I don’t even think I need to write anything here. Brando. Godfather. Done!  The man was only 47 when he filmed this. No one at Paramount wanted him involved with this project. Thank God Coppola got his way. It is not only one of the top 3 best pictures ever made, but Brando is nothing short of sensational here as the patriarch of the Corleone crime family. He rightfully wins his 2nd ‘Best Actor’ Oscar here and creates a character that will be well-remembered for as long as there is such a thing called movies. The way he looks down Santino’s body and tells the undertaker, “Look how they massacred my boy” gives me chills. The way he feebly waves his hand at Tom when he learns that it was Michael who did the killings; the way he tells Tom that “this war ends now”; the beautiful scene he has outdoors with Michael; his improvised scene with the orange peel in his mouth; how he scolds Sonny for airing his thoughts out loud…you want me to keep going??? There’s about 50 more! It’s all ingenious, all exceptional and done by a virtuoso of the craft of acting.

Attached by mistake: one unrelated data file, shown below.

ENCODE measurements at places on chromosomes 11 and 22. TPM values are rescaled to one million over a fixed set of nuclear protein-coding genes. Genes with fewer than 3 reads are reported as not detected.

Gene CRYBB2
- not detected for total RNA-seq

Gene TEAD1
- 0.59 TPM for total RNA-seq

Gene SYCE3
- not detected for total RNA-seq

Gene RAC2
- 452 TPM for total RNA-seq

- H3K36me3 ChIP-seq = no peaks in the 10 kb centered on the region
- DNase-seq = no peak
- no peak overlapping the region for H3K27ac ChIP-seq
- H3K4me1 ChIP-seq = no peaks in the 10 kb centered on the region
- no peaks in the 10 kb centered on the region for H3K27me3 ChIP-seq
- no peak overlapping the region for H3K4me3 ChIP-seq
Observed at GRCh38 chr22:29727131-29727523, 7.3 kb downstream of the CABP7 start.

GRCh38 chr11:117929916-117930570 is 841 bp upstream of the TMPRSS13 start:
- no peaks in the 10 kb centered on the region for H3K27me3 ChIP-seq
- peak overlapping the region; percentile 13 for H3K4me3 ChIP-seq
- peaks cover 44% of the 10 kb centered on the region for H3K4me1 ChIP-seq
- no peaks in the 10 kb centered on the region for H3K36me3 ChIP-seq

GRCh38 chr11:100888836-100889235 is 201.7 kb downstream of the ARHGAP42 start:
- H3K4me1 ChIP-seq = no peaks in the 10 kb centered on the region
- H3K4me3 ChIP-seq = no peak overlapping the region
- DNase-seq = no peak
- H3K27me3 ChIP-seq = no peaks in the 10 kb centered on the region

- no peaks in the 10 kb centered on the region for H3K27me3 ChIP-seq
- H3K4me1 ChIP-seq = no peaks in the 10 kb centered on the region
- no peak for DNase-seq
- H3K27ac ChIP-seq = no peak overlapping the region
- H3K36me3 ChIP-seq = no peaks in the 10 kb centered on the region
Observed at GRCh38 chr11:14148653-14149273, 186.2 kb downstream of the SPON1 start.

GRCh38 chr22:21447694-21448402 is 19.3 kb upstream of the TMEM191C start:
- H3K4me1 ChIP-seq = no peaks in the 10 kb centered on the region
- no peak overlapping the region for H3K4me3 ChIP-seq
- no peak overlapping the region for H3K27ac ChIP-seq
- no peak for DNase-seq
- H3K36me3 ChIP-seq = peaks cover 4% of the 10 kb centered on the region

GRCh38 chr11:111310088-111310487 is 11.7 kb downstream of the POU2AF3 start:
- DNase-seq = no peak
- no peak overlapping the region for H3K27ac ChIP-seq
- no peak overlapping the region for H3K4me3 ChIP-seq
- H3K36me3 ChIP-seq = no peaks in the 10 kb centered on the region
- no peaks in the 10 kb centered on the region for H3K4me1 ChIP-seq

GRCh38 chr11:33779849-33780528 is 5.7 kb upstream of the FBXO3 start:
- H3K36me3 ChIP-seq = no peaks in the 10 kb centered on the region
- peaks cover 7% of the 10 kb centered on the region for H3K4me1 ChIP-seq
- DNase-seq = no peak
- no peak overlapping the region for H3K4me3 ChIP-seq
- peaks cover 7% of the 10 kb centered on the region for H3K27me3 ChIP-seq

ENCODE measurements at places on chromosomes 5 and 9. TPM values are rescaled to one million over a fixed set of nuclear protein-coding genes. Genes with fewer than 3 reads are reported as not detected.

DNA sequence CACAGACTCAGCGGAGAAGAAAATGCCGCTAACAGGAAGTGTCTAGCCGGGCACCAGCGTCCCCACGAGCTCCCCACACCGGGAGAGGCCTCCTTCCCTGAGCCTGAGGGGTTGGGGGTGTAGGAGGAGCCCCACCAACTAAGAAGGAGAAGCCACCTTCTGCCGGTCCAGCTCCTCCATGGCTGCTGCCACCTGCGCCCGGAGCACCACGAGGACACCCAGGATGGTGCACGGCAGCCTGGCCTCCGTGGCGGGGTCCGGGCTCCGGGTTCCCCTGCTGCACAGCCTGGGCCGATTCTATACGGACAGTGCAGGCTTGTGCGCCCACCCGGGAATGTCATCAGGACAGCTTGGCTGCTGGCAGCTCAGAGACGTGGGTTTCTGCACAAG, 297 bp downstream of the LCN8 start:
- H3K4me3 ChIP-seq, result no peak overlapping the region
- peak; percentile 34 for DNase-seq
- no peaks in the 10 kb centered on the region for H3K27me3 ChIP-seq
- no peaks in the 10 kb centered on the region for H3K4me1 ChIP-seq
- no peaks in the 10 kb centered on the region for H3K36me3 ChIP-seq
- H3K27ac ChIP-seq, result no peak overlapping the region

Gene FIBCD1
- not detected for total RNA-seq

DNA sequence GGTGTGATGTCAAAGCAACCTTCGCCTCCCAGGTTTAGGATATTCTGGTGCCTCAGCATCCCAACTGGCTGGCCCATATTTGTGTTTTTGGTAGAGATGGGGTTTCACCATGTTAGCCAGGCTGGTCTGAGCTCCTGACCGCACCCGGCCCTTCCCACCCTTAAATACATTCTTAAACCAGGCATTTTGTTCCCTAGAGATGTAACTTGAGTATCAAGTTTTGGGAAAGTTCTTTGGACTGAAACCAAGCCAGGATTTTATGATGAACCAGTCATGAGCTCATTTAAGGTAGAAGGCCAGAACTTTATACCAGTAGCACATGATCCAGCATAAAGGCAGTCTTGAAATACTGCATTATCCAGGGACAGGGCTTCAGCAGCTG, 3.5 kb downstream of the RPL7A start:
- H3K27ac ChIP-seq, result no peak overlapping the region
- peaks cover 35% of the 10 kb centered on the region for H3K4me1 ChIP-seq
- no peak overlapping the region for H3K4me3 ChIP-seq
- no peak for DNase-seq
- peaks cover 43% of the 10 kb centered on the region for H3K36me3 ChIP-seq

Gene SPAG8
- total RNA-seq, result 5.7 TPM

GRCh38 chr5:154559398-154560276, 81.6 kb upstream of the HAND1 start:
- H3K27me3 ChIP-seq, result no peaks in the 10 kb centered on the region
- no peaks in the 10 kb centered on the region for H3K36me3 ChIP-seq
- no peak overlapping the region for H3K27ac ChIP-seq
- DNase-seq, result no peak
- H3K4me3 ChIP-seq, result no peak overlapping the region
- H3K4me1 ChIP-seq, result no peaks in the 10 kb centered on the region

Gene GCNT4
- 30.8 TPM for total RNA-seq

#1. Paul in “Last Tango in Paris” (1973)

“Even if a husband lives 200 hundred fucking years, he’ll never discover his wife’s true nature. I may be able to understand the secrets of the universe, but… I’ll never understand the truth about you. Never.”

I look at this film as the greatest film actor giving his greatest screen performance — it is raw, uninhibited, courageous, multifaceted, daring, and vulnerable. Director Bernardo Bertolucci helps in letting Brando strip himself of everything but his emotions in this superb film. There is no hiding here, and it is in this performance that we see Brando the person most clearly. He brings everything of himself into the difficult role of Paul, the American expatriate who meets the beautiful young Parisian, Jeanne. His wife has just committed suicide and his insides are now swarming with rage and grief. He begins a sordid, dark and mysterious love affair with Jeanne where names are forbidden and sexual pleasures are the only fare on the menu. Brando’s monologue towards his dead wife is genuine and masterful. When he does open up to Jeanne for a brief moment with an anecdote about his childhood, it is riveting to watch. I can watch this film anytime because (1) I just love the movie and (2) I get such a thrill out of just watching Brando do his thing. It’s a spellbinding watch and one of the greatest performances ever put to film. Just watch this entrancing monologue and look at the myriad of emotions this guy goes through so seemlessly, so effortlessly. It’s a wonder to watch…